From the CFSA Press Release:
ACCESS TO SMALL, SHORT-TERM LOANS CRITICAL FOR WORKING FAMILIES
Urban Institute report recommends better disclosures and increased competition to protect consumers
WASHINGTON, DC–A new report by the Urban Institute finds that if payday advances are eliminated they “could be replaced by alternatives that make families even worse off.”
In “Enabling Families to Weather Emergencies and Develop the Role of Assets,” by Signe-Mary McKernan and Caroline Ratcliffe, the researchers find that low-income working families need access to small loans, such as payday advances, to help weather bad patches.
Instead of regulating prices charged on small, short-term loans, the authors argue that increasing competition will drive prices down. They express concern that regulating prices “would make fewer small, short-term loans available” and suggest that prices can be driven down, not by setting rates, but by “regulating disclosures; requiring licensing, reporting, and examinations; and creating incentives for financial institutions to provide small loan services.”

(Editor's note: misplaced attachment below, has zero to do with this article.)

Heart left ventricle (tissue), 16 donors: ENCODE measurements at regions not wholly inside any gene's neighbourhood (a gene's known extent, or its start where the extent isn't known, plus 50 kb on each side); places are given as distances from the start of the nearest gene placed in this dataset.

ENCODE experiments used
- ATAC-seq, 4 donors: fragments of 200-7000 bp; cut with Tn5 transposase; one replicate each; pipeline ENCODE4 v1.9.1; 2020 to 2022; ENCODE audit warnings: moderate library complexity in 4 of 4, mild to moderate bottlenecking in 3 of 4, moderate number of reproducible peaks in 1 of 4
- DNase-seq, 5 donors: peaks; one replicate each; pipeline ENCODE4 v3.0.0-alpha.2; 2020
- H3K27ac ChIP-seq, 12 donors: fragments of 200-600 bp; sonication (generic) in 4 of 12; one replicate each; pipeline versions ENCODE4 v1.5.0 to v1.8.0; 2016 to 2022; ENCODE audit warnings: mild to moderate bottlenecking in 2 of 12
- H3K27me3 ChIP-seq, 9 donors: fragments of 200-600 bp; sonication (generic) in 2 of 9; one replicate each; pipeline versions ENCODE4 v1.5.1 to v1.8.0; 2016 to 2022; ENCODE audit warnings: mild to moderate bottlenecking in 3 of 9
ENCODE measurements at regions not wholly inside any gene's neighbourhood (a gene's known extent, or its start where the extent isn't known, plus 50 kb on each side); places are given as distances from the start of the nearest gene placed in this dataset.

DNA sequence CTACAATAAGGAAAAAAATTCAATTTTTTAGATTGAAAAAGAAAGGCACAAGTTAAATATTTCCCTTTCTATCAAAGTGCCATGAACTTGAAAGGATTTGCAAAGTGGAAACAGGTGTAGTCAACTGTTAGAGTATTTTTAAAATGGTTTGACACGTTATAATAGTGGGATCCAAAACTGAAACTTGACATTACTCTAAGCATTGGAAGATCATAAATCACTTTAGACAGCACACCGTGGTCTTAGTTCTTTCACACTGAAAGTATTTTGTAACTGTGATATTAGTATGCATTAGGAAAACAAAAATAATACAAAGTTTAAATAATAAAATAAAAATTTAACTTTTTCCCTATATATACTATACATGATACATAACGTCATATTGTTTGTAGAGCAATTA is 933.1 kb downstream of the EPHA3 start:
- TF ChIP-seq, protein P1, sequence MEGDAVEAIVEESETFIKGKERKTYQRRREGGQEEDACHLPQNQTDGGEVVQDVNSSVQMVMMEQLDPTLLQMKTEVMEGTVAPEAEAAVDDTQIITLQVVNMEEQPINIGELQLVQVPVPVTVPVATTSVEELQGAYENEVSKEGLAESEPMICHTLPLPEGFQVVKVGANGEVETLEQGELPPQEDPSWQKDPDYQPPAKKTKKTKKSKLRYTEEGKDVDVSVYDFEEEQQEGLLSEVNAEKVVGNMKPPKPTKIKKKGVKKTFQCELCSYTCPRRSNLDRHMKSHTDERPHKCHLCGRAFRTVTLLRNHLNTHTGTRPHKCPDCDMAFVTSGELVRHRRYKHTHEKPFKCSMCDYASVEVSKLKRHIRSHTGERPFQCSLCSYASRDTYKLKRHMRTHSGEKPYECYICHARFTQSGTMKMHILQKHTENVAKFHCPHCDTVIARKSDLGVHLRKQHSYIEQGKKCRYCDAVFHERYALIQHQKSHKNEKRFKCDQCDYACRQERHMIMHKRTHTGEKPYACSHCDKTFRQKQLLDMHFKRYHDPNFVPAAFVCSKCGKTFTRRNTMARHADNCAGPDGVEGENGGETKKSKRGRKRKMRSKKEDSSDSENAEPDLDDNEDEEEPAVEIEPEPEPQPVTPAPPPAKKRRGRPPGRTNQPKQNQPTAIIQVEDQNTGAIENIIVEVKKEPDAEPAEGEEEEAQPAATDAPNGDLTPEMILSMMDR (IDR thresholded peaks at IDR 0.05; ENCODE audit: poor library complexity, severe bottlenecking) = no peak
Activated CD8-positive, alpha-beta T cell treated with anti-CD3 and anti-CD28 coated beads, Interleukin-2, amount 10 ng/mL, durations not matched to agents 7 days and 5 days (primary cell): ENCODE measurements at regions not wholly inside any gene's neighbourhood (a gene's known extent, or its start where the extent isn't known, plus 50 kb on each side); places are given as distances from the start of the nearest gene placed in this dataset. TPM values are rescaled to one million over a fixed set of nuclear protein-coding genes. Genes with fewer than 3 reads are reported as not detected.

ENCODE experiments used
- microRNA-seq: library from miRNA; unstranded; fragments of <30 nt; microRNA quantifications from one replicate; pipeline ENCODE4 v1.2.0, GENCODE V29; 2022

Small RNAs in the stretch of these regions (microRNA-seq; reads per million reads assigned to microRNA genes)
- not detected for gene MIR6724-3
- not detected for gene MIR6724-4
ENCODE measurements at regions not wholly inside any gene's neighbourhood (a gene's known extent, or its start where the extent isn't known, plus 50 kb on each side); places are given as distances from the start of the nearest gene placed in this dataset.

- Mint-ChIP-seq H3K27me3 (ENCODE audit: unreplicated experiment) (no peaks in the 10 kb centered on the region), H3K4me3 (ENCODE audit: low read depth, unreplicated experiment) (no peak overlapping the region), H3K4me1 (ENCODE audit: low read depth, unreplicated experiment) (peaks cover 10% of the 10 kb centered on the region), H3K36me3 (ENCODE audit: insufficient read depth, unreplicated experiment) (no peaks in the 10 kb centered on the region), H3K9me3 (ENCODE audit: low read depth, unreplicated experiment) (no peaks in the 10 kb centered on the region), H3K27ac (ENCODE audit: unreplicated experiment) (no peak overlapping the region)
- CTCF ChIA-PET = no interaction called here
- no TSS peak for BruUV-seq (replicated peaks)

“The Urban Institute understands that eliminating payday advances is not in the best interest of working families,” said D. Lynn DeVault, president, Community Financial Services Association of America. “Its recommendations ensure that consumers would be aware of all of the fees associated with a credit product so they can compare their alternatives and make an educated decision based on what is best for them.”
Specific policy recommendations in the Urban Institute report:
- Disclosures. Regulate standard, clear, and timely disclosures of the total loan cost so consumers know their full obligation and can easily compare what various lenders charge for loans…Stating the fee as a dollar amount instead of or in addition to the annual percentage rate (APR) may be easier for consumers to understand on short-term loans.
- Longer-Term Products. Develop a longer-term loan product for habitual users—those who rely on short-term loans frequently or for long periods—is needed. Regulating disclosures and creating incentives for traditional financial institutions to provide small loans would create this product de facto.
Highlights available at http://www.cfsaa.com/FullDisclosures.html.